What is the Purpose of Gas Analysis in the Cement Industry?

The cement industry plays a pivotal role in the construction sector, providing the fundamental building material for infrastructure development worldwide. Cement production involves complex chemical processes that require precise control and monitoring. One crucial aspect of this control is gas analysis. At Highmark Analytics, we want to help you understand the purpose of gas analysis in the cement industry and its significance in ensuring quality and efficiency.

Understanding Cement Production

Before delving into the specifics of gas analysis, it’s essential to understand the basics of cement production. Cement is manufactured through a process that involves several stages, including crushing and grinding raw materials, blending them, and finally heating them to high temperatures in a kiln. This results in the formation of clinker, which is then ground into a fine powder to produce the final cement product.

The Role of Gas Analysis

Gas analysis plays a crucial role in cement production for several reasons:

  1. Monitoring Combustion

One of the primary applications of gas analysis in the cement industry is monitoring combustion processes. In the kiln, where raw materials are heated to produce clinker, precise combustion control is essential. Gas analysis allows plant operators to monitor the composition of gases within the kiln, ensuring that the combustion process is efficient and that emissions are within acceptable limits.

  1. Quality Control

Maintaining consistent product quality is paramount in the cement industry. Gas analysis helps in quality control by monitoring the chemical composition of clinker and cement. By analyzing the gases released during the production process, operators can ensure that the desired chemical reactions are occurring, leading to the formation of high-quality clinker.

  1. Energy Efficiency

Energy consumption is a significant cost factor in cement production. Gas analysis aids in optimizing energy efficiency by providing insights into combustion efficiency. By adjusting parameters based on gas analysis data, operators can reduce fuel consumption and greenhouse gas emissions, leading to cost savings and environmental benefits.

  1. Emission Monitoring and Compliance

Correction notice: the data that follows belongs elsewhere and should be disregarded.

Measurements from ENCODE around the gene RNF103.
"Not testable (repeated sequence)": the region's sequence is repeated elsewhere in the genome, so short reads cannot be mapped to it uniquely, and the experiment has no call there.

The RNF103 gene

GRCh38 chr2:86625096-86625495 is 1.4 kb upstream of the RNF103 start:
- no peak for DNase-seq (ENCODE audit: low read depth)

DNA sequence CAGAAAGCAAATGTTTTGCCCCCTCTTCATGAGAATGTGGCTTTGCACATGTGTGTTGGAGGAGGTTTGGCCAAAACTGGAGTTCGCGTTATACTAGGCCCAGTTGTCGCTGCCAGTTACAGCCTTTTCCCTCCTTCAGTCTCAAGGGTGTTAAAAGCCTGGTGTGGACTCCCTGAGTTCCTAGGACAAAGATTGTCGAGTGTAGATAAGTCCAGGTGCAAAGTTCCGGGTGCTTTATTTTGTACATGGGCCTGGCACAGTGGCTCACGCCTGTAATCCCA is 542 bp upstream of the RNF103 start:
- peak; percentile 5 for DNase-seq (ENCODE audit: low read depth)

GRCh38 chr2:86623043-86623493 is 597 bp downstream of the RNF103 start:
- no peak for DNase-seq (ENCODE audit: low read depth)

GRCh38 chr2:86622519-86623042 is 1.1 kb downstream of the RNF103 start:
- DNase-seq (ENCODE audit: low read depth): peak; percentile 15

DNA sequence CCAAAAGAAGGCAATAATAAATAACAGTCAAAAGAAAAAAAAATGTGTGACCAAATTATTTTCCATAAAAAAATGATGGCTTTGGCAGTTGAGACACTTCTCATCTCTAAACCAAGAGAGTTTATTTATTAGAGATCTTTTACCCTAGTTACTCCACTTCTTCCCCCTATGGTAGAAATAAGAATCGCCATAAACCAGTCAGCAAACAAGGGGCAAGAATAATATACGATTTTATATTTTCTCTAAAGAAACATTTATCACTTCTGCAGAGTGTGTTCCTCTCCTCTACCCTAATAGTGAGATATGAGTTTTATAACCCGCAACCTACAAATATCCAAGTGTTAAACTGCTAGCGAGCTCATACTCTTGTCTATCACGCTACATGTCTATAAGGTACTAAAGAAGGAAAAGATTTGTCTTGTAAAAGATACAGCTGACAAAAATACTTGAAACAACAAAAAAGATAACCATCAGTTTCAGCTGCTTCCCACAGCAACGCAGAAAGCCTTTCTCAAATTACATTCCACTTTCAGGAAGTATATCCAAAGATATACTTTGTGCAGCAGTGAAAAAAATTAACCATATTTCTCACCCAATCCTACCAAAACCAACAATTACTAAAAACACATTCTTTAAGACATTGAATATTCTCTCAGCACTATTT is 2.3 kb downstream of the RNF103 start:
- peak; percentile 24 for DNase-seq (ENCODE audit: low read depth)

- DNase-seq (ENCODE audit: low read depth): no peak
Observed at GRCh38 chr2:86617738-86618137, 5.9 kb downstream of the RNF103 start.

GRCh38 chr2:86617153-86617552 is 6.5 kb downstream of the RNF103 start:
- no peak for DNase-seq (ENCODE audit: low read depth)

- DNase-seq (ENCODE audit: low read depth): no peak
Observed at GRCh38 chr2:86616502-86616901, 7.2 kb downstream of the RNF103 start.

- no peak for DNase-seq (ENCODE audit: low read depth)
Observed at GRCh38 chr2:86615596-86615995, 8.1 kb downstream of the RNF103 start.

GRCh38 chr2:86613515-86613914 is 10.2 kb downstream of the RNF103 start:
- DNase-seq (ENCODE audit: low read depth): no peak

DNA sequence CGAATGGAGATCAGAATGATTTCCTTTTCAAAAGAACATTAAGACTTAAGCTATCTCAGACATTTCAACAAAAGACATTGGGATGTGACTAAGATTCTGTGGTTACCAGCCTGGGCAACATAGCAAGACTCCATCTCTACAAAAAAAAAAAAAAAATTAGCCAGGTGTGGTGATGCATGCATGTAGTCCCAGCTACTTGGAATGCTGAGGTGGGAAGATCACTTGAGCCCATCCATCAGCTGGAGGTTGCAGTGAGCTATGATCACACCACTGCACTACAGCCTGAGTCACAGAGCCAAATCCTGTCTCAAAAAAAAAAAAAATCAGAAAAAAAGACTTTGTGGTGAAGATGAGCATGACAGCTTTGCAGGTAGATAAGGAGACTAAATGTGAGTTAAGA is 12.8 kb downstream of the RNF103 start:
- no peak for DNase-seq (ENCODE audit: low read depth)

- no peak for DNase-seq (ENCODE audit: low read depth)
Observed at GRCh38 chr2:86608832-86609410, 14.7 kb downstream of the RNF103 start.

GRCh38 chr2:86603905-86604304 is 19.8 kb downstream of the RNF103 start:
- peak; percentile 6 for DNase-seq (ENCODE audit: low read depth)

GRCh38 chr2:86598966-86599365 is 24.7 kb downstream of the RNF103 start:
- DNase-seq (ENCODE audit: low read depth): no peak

Environmental regulations require cement plants to monitor and control emissions of pollutants such as nitrogen oxides (NOx), sulfur dioxide (SO2), and particulate matter. Gas analysis systems are instrumental in continuous emissions monitoring, ensuring that cement plants comply with local and international environmental standards.

  1. Process Optimization

Gas analysis data is invaluable for process optimization. By analyzing the composition of gases at different stages of production, plant operators can identify bottlenecks, inefficiencies, or deviations from the ideal process conditions. This information enables them to make informed decisions and implement improvements to enhance overall productivity.

Gas Analysis Techniques

Several gas analysis techniques are commonly used in the cement industry:

  1. Fourier Transform Infrared (FTIR) Spectroscopy

FTIR spectroscopy is a powerful technique that allows for the simultaneous measurement of multiple gases. It is particularly useful for monitoring emissions and processing gases in cement plants. FTIR analyzers can detect a wide range of gases, including CO2, SO2, NOx, and VOCs.

  1. Gas Chromatography

Gas chromatography is a versatile technique for separating and quantifying individual gas components. It is often used for analyzing gas samples from various points in the production process to determine the concentration of specific gases.

  1. In-situ Gas Analysis

In-situ gas analyzers are directly installed at specific points in the cement plant, such as the kiln or stack, for real-time monitoring. These analyzers provide continuous data, allowing for immediate adjustments to the process.

  1. Extractive Gas Analysis

Extractive gas analyzers collect samples from various process points and transport them to a central analyzer for measurement. This approach is suitable for applications where in-situ analysis is challenging due to extreme temperatures or hazardous conditions.

The Benefits of Gas Analysis in Cement Production

The integration of gas analysis into cement production processes offers several key benefits:

  1. Improved Product Quality

By ensuring the proper chemical reactions occur during production, gas analysis contributes to the consistent production of high-quality cement. This quality assurance is crucial for meeting customer expectations and industry standards.

  1. Enhanced Efficiency

Gas analysis helps cement plants optimize their processes, increasing energy efficiency and reducing operational costs. This is particularly important in an industry with high energy consumption.

  1. Environmental Compliance

With stricter environmental regulations, cement plants must monitor and control emissions effectively. Gas analysis systems provide the data needed to meet regulatory requirements and minimize environmental impact.

  1. Data-Driven Decision Making

Gas analysis provides real-time data that allows plant operators to make informed decisions quickly. This enables proactive troubleshooting and process adjustments, improving overall plant performance.

Highmark Analytics: Your Partner in Gas Analysis Solutions

As the cement industry continues to evolve and face new challenges, reliable gas analysis solutions are essential for ensuring efficiency, compliance, and sustainability. Highmark Analytics is your trusted partner in providing state-of-the-art gas analysis systems tailored to the specific needs of cement plants.